Deciphering your Semen Analysis Report: You’re Guide to Understanding the Numbers

Undergoing a semen analysis test can be a very intimidating task for many men. The anxiety over the results can become a huge mental pressure. However, it is not as difficult as it seems. Here is a clear and simple guide for you to understand what all those numbers stand for.

Semen analysis is the qualitative and quantitative evaluation of a man’s semen and the contents therein. Semen is greyish white male bodily fluid discharged during ejaculation. Semen analysis is a helpful guide if you plan to evaluate your fertility levels or if you are planning a pregnancy. It is also the standard test to verify the success of a vasectomy.

Test preparation

Normally, one can masturbate and ejaculate semen into a sterile sample cup in a secluded room at the lab. It can be obtained alternately using a special condom made to collect semen during an intercourse. Samples collected at home stay viable only for an hour for lab detection and must be maintained at room temperature.

Taking a good quality sample

As sperm counts vary daily, the doctor usually advises taking more than one sample. Generally, 2-3 samples can be tested over a period of three months. Ensure to undergo each test at least 7 days apart. An average of all the sperm samples is taken that helps the doctor arrive at the most definite and accurate result.

Understanding 7 important parameters of semen analysis report

Sr No.ParametersMeasurement unitNormal range
1Semen volumeml1.5 – 5 mL, or between ¼ – 1 teaspoon
2Total sperm countMillion/ml20 million or more
3Sperm concentrationMillion/ml15 million or more
4Total motilitypercent40% or more
5Progressive motilitypercent32% or more
6Vitalitypercent58% or more
7Sperm morphology (% of normal-appearing sperm)percent4% or more

 

Semen volume

Average volume of semen produced by a man usually ranges from 1.5 – 5 ml or between ¼ – 1 teaspoon of ejaculation. Low volume of semen can be an indicator of a problem with the prostate, blockage of the seminal vesicles or lack of ability of a seminal vesicle to produce enough semen.

Total sperm count

Sperm count or sperm density tends to alter on daily basis. It is also affected by abstaining from sexual intercourse. A healthy sperm count ranges from 20 million to over 200 million. If it is not within this range, it can affect the chances of conceiving a baby.

Sperm concentration

On an average, an ideal sperm count falls between 15 million to 200 million sperm per milliliter of semen. A low concentration can be an indicator of semen blockage or inefficiencies in sperm production from the testicles.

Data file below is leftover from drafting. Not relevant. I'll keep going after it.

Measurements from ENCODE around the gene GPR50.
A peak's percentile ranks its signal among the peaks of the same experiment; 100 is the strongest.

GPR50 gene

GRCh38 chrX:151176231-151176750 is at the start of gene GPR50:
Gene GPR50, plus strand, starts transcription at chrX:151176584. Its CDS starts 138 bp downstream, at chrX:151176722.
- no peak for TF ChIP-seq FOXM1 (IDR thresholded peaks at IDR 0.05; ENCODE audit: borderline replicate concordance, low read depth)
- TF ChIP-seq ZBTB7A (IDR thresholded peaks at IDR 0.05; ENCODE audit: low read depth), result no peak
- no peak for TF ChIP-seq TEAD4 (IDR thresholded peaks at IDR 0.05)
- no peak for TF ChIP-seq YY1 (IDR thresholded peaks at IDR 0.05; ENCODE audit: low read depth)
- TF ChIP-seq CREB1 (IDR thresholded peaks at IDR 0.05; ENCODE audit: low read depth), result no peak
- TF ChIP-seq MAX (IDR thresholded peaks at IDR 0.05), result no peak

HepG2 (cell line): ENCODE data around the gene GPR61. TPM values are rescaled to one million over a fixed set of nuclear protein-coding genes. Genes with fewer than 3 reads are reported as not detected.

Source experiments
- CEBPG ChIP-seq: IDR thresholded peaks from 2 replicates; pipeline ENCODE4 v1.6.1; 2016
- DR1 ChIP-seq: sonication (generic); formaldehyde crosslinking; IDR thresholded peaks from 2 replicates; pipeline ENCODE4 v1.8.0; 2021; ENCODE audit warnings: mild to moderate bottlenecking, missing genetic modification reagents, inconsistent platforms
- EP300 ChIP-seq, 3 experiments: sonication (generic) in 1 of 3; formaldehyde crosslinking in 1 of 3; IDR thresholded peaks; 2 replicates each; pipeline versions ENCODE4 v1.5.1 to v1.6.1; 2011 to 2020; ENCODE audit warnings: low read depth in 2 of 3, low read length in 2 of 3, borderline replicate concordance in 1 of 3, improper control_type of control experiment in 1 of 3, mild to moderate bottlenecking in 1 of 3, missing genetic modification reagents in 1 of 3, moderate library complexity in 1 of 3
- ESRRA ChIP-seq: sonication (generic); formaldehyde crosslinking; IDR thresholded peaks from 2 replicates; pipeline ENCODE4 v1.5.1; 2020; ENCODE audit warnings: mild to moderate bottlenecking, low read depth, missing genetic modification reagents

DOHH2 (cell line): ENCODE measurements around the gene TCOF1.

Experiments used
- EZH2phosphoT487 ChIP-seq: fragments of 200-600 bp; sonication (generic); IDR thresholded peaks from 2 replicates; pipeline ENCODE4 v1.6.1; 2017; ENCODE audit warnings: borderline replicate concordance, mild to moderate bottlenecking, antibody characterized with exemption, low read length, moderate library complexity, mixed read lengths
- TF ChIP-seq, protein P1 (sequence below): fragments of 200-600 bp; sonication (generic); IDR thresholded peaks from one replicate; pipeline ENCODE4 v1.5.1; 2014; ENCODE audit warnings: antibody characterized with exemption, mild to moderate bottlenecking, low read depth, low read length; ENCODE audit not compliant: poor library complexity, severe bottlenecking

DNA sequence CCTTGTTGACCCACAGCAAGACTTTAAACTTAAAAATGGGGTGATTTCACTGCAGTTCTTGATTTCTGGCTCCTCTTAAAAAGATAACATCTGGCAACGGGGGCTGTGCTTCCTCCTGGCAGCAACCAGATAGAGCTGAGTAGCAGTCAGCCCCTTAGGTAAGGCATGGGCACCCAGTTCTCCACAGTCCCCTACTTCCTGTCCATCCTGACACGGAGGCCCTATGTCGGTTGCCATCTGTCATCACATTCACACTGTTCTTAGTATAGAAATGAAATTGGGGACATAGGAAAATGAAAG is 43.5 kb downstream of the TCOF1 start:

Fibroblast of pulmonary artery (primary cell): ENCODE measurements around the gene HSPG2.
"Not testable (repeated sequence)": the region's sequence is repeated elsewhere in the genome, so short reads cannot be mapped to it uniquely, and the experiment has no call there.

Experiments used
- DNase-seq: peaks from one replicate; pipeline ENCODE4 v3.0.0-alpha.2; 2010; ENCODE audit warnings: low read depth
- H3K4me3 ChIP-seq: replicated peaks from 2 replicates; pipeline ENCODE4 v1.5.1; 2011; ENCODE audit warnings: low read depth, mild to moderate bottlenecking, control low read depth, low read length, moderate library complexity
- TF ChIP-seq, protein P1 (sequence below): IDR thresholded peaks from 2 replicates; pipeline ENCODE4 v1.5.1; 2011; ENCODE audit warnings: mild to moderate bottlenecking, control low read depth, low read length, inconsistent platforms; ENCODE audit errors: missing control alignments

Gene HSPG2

Total motility & progressive motility

Motility is how well the sperm swims to get through the eggs, traveling through the cervix, uterus and fallopian tubes.

There are two types of motility:

  • Total motility (any kind of movement)
  • Progressive motility (forward movement)

Healthy sperms usually move very fast in the forward direction. One has to have more than 40% of sperm motility for higher chances of conceiving. Low sperm motility can be an indicator of a hormonal problem or a varicocele. It can also be a sign of toxin exposures such as alcohol, smoking, caffeine or certain chemicals.

Motility can also be measured in detail by dividing it into four different grades:

  • Grade a: These have progressive motility and move fast in a straight line. They are considered the strongest.
  • Grade b: (non-linear motility): These also move forward but in a curved or crooked motion.
  • Grade c: These can move their tails but cannot move forward( non-progressive motility)
  • Grade d: These are immotile sperms and cannot move at all.

 

Sperm vitality or viability

Sperm viability refers to the percentage of live sperm in the semen sample. This count becomes important to measure especially if the sperm motility is low. It helps to differentiate between live non-motile sperm and dead sperm. At least 58% of the sperm cells should be viable to be considered normal.

Sperm morphology

Sperm morphology implies the shape and size (appearance) of the sperms. Any occurrence of misshape may be an indicator of exposure to toxins or infection. Normally shaped sperm should constitute at least 4% of the normal semen.

Other parameters include the following:

 

  • Appearance
  • Fructose level
  • pH
  • Liquefaction time

 

In sum…

Understanding and diagnosing semen can be the first step towards better health. It can be a healthy reassurance for you and your partner to plan a family. It can also serve as an explanation to discuss your personal issues with your doctor and seek appropriate treatment. Do not be hesitant to ask any questions, as understanding a diagnosis and working towards improving it is important to achieving good health.

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